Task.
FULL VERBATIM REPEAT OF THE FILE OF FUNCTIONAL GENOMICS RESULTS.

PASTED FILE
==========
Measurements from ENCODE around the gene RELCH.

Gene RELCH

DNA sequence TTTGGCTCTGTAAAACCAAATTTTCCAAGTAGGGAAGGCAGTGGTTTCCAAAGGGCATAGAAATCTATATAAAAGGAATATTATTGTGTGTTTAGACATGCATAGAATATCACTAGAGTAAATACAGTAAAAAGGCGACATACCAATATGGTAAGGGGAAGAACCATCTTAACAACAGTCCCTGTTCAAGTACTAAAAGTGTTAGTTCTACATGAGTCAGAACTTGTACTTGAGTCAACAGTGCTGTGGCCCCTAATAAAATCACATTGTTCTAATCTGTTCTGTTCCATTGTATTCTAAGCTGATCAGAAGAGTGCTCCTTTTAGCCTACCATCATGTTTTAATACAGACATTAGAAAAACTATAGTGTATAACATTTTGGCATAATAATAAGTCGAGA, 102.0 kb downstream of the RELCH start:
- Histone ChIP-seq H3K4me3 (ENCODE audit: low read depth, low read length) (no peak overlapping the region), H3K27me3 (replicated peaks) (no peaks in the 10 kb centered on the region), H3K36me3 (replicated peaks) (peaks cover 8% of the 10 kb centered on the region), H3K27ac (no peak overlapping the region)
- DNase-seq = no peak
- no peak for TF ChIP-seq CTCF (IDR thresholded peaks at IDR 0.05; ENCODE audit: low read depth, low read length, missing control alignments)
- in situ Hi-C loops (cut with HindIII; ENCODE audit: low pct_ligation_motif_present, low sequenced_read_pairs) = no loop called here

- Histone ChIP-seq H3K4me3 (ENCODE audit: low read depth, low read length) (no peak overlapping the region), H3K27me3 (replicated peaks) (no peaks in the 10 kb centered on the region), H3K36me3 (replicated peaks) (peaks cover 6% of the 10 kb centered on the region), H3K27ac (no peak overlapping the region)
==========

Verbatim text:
Measurements from ENCODE around the gene RELCH.

Gene RELCH

DNA sequence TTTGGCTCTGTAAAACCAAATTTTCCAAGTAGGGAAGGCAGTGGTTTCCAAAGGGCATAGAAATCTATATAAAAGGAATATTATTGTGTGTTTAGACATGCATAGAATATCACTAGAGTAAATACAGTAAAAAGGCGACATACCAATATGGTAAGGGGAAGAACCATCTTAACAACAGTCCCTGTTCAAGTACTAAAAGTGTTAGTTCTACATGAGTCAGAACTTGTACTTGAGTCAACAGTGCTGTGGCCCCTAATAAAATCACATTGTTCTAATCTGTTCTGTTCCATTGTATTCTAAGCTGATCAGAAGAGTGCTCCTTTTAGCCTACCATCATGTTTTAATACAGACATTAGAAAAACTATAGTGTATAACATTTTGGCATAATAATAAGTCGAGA, 102.0 kb downstream of the RELCH start:
- Histone ChIP-seq H3K4me3 (ENCODE audit: low read depth, low read length) (no peak overlapping the region), H3K27me3 (replicated peaks) (no peaks in the 10 kb centered on the region), H3K36me3 (replicated peaks) (peaks cover 8% of the 10 kb centered on the region), H3K27ac (no peak overlapping the region)
- DNase-seq = no peak
- no peak for TF ChIP-seq CTCF (IDR thresholded peaks at IDR 0.05; ENCODE audit: low read depth, low read length, missing control alignments)
- in situ Hi-C loops (cut with HindIII; ENCODE audit: low pct_ligation_motif_present, low sequenced_read_pairs) = no loop called here

- Histone ChIP-seq H3K4me3 (ENCODE audit: low read depth, low read length) (no peak overlapping the region), H3K27me3 (replicated peaks) (no peaks in the 10 kb centered on the region), H3K36me3 (replicated peaks) (peaks cover 6% of the 10 kb centered on the region), H3K27ac (no peak overlapping the region)